Thirty years later another DC-3’s disappearance would give startling corroboration to the theory of total destruction and lightning-like disappearance. In this case, this DC-3 disappeared while on radar. In 1948, NC16002’s search was delayed by some 4 hours, (before the plane was finally declared overdue). Some argue this gave the Gulf Stream enough time to disperse any debris and bodies. However, in the case of N407D in 1978, rescue crews, rushing to the scene faired no better.
The following comes from the National Transportation Safety Board report: Missing aircraft between Fort Lauderdale, FL, and Havana, Cuba, September 21, 1978, Douglas DC-3 N407D.
The purpose of Argosy Airlines Flight 902 had been arranged by the pilot, George Hamilton. He was to fly to Havana on September 21, 1978, to pick up 21 US citrus growers who were there on tour. He obtained special permission since Cuba is restricted territory. Pete Rustinberghe would be the copilot; and the cabin attendants would be Pauline Lowe and Hamilton’s wife, Barbara.
At 11:13 a.m. Hamilton requested clearance; and at 11:24 Flight 902 was cleared to taxi out from Walkers Cay Jet Center runway 9L for takeoff. At precisely 11:29 a.m. they lifted off from Fort Lauderdale. All was observed to be normal.
Shortly afterward, while gazing down on the majestic coastline view below, Pete Rustinberghe called Miami. “This is Pete Rustinberghe of Argosy Flight 902. We’ll be going to Havana, Cuba, and I’d like to get the weather along the route and all the goodies if I could please.”
Miami came back: “OK, first of all no fronts or systems going down. That tropical wave is still south of Haiti, not affecting the ah weather in Cuba at all. International forecast wise: just lower scattered to broken cumulous, patchy scattered to broken middle clouds bases around 8 to 10 thousand with isolated thunderstorm and rain shower activity along that route.”
The weather report being good, Hamilton and Rustinberghe kicked back for a routine flight. Pauline Lowe and Barbara Hamilton did odds and ends in the pantry and talked about Havana (Obviously a guess, but under the circumstances a fairly reliable one).
Departing the Key’s chain of islands, Argosy 902 flew over the deep blue Gulf Stream. Thick clouds billowed here and there, casting their shadows over the busy Gulf Stream traffic below.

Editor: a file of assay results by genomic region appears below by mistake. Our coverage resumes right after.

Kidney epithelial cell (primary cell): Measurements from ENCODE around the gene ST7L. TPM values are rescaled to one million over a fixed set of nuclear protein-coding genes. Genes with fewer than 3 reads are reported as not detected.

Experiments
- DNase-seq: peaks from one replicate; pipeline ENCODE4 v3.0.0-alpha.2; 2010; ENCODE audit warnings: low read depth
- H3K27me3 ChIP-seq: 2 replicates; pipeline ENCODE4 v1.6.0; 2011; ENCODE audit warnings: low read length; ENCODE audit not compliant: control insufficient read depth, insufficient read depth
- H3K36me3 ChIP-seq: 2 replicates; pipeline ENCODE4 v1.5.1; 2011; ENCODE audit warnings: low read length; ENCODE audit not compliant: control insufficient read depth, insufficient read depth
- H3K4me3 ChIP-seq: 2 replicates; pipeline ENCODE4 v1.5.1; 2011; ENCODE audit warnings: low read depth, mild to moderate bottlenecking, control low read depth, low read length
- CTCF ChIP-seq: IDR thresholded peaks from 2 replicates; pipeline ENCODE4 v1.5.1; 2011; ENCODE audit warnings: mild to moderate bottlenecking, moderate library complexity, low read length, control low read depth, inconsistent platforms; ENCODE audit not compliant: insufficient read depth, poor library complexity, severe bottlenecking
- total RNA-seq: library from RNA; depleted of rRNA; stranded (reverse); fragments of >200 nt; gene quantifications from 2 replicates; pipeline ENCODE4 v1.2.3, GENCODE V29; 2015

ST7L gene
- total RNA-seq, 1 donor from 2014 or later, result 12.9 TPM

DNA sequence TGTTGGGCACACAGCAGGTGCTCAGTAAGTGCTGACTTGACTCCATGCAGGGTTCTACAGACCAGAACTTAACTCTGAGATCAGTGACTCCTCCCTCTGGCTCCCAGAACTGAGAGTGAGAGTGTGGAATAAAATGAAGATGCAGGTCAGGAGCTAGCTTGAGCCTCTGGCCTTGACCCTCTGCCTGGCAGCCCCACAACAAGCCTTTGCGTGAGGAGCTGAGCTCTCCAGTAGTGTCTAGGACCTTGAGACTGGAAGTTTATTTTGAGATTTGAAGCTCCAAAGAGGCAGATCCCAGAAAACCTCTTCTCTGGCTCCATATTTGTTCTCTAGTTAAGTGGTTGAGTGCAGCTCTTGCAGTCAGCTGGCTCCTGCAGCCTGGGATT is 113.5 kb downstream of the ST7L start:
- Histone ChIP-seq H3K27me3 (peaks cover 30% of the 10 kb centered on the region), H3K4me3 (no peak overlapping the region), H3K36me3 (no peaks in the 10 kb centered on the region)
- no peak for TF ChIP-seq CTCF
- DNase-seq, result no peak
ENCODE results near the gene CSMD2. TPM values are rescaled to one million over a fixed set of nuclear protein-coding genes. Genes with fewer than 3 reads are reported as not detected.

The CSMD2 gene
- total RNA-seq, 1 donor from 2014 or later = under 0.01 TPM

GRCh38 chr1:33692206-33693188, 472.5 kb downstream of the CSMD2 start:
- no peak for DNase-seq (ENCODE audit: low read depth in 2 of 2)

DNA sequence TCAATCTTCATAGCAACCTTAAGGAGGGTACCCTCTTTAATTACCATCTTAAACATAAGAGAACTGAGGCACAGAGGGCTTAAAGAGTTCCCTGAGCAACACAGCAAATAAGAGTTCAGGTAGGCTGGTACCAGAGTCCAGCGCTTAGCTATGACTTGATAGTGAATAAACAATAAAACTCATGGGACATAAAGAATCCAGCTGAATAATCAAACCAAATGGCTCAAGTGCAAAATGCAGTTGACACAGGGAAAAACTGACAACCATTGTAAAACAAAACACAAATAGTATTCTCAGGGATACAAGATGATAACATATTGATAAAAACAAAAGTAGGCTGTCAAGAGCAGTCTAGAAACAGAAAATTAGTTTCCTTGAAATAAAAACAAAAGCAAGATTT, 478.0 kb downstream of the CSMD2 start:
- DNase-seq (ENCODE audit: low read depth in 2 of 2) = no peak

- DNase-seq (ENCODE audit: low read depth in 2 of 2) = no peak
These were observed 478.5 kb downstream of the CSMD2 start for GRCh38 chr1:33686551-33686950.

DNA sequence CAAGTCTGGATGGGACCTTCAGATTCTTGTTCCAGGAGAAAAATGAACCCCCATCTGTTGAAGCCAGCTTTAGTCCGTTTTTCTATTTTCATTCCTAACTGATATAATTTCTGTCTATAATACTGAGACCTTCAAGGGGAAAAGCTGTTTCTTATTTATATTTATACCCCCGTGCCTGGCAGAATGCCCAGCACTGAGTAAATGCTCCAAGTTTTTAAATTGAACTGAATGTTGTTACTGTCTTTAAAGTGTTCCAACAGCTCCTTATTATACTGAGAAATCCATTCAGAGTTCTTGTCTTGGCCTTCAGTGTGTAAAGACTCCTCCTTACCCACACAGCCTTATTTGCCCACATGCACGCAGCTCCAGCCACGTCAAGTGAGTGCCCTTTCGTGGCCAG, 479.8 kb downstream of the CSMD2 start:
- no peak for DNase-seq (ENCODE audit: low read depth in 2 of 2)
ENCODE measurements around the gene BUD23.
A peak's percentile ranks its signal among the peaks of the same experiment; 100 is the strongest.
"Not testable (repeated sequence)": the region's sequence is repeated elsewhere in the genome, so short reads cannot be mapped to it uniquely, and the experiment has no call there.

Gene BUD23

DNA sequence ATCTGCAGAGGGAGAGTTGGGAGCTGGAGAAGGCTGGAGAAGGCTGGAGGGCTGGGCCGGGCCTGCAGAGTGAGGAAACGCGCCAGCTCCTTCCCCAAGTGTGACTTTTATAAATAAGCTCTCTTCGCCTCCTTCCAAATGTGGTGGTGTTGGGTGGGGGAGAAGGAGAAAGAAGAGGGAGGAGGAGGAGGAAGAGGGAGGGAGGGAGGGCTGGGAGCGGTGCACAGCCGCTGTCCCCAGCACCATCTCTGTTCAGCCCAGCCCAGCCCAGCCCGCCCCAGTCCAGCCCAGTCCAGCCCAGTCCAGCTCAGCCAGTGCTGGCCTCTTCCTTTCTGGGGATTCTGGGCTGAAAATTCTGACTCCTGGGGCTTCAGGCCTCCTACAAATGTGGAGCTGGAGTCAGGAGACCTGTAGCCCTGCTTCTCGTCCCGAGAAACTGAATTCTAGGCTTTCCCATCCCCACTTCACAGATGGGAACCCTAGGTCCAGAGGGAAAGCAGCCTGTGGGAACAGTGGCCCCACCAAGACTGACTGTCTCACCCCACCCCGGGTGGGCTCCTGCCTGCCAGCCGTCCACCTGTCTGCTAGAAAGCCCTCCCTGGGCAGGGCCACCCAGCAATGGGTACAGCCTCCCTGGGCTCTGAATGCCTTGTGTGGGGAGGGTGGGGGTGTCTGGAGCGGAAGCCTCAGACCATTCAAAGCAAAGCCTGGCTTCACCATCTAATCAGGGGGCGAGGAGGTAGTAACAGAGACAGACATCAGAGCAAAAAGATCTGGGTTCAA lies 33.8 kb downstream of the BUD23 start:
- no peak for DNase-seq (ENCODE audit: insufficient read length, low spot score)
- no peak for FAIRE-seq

Hamilton called Miami: “Miami Center, this is Argosy nine zero two at six thousand feet.” At this point Argosy 902 experienced selective radio communication. In this case, Miami did not respond. Moments later, at 12:25 p.m., Argosy 902 emerged on Havana’s radar scopes, but Havana could not read any of the messages from the flight due to static. As a courtesy, a high altitude plane relayed the messages to Havana. At 12:35 p.m. the messages became loud and clear.
Havana was ready to guide Argosy 902 in. The next sweep of the scope showed the DC-3 902 to the right of its course. Then after only a single sweep of the scope, at 12:43 p.m., Argosy Flight 902 was gone. There was no more green blip on the scope. There was no SOS. There was no ELT signal.
Miami and Havana coordinated an immediate search. USAF and US Coast Guard units raced to the scene, while Cuban air patrol made over-flights within the first hour. By afternoon Coast Guard cutter Steadfast was coordinating the surface effort. The search was expanded to all traffic, plus 4 more cutters, a helicopter and a C-131 with the following cable:
ALL SHIPPING STRAITS OF FLORIDA-NICHOLAS CHANNEL
ARGOSY AIRLINES FLT. 902 (N407D) IS OVERDUE ON A
FLIGHT FROM FORT LAUDERDALE TO HAVANA, CUBA. DESC:
WHITE WITH BLUE TRIM. 4 PERSONS ON BOARD. ALL SHIPS
ARE REQUESTED TO KEEP A SHARP LOOKOUT FOR DEBRIS,
YELLOW LIFE JACKETS. PEOPLE IN THE WATER. SIGNED U.S.
COAST GUARD MIAMI, FL.
The yellow life jackets numbered 32. The seat cushions on 902 were the floatable kind, blue gray in color.
On the 24th of September the search was discontinued with negative results. Nothing, as in the many others losses, was ever located.
Comment on radio and television concerning the incident was lively and up to the minute. At 11:15 p.m. the night of the disappearance, Miami’s UPI got a call from a English speaking man with a Spanish accent. He claimed to represent Hijos De La Estrella Solitaria (Sons of the Solitary Star), a terrorist organization. After finishing the niceties of his introduction, he said: “We claim full responsibility for the explosion of the DC-3 over Cuban waters” then hung up. The prevalence of such a theory at the time reflects the frustration in the press and officialdom in trying to account for Argosy’s total disappearance by any conventional theory. However, knowing the erratic minds that follow such disasters it should not be given much credence. Moreover, no one had ever heard of such a terrorist group. The “claimant” never called again, leaving only lurid speculation in his wake. Had the DC-3 blown up, it should be pointed out, it would have left debris scattered all over. Also, Argosy would not have suddenly lost heading before a surprise explosion.
Touching on this, Conclusion 7 of the report deduced: “Weather data available for the time and place of the aircraft’s last identified radar position revealed that circumnavigation of the weather cells should have presented no problem and probably accounts for the slight deviation of the flight to the right of course.”
As a viable theory, pilot error was reduced to zero when Hamilton’s records were pulled. He had amassed 15,227 total flight hours, 3,000 in DC-3s. Standard conclusions held no speculations. “Aircraft Damage and Injury Index Presumed.” The case was closed.